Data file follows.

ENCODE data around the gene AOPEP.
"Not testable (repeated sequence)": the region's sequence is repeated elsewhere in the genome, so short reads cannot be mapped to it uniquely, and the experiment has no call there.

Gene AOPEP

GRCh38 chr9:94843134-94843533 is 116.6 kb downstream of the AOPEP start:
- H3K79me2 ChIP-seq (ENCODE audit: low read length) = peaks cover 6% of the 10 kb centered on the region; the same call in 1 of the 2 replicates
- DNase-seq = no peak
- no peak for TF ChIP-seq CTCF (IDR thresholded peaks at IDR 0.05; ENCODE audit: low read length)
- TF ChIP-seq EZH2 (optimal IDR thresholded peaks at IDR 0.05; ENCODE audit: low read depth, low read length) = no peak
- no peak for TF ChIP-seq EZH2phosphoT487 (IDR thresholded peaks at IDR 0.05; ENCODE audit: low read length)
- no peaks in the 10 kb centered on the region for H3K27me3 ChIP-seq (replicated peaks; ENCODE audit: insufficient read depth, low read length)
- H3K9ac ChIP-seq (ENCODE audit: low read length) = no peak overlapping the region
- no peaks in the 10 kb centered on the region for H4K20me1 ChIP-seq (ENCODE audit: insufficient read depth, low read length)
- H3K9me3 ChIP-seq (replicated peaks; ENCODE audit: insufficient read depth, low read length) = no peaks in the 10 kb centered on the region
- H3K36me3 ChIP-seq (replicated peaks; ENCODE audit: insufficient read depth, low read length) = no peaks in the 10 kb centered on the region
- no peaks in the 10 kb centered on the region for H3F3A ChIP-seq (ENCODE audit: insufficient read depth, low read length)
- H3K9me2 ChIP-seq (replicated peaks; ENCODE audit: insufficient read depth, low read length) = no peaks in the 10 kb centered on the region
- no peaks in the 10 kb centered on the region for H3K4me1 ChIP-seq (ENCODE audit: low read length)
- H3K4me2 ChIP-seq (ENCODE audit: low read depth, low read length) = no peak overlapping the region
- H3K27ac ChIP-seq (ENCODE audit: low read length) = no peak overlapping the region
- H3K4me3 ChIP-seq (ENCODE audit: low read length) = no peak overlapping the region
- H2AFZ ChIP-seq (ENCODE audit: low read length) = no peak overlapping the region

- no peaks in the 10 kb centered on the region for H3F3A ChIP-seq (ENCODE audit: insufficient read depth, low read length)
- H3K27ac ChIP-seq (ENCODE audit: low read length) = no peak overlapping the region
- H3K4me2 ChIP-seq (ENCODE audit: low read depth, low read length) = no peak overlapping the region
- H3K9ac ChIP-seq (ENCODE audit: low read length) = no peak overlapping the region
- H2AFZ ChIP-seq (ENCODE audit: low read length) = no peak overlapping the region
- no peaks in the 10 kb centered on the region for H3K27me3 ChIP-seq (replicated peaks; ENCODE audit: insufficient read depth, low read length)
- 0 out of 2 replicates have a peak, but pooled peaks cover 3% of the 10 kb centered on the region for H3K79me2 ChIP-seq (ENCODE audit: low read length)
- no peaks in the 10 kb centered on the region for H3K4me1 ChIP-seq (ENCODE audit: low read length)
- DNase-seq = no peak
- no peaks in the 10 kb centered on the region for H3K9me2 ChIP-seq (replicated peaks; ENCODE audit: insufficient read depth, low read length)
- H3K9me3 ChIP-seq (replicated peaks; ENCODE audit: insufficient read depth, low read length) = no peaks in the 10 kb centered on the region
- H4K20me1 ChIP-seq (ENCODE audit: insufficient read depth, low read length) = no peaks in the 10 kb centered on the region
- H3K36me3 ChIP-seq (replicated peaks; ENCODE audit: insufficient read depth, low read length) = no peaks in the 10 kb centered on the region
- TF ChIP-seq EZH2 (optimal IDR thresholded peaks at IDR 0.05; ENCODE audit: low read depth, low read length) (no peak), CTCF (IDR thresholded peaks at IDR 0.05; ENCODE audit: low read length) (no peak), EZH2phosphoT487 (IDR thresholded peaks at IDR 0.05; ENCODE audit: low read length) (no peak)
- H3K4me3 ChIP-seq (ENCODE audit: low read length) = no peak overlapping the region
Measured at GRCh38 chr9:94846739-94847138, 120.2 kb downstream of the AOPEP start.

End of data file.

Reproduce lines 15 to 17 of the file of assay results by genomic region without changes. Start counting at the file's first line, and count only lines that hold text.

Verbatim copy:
- no peaks in the 10 kb centered on the region for H3F3A ChIP-seq (ENCODE audit: insufficient read depth, low read length)
- H3K9me2 ChIP-seq (replicated peaks; ENCODE audit: insufficient read depth, low read length) = no peaks in the 10 kb centered on the region
- no peaks in the 10 kb centered on the region for H3K4me1 ChIP-seq (ENCODE audit: low read length)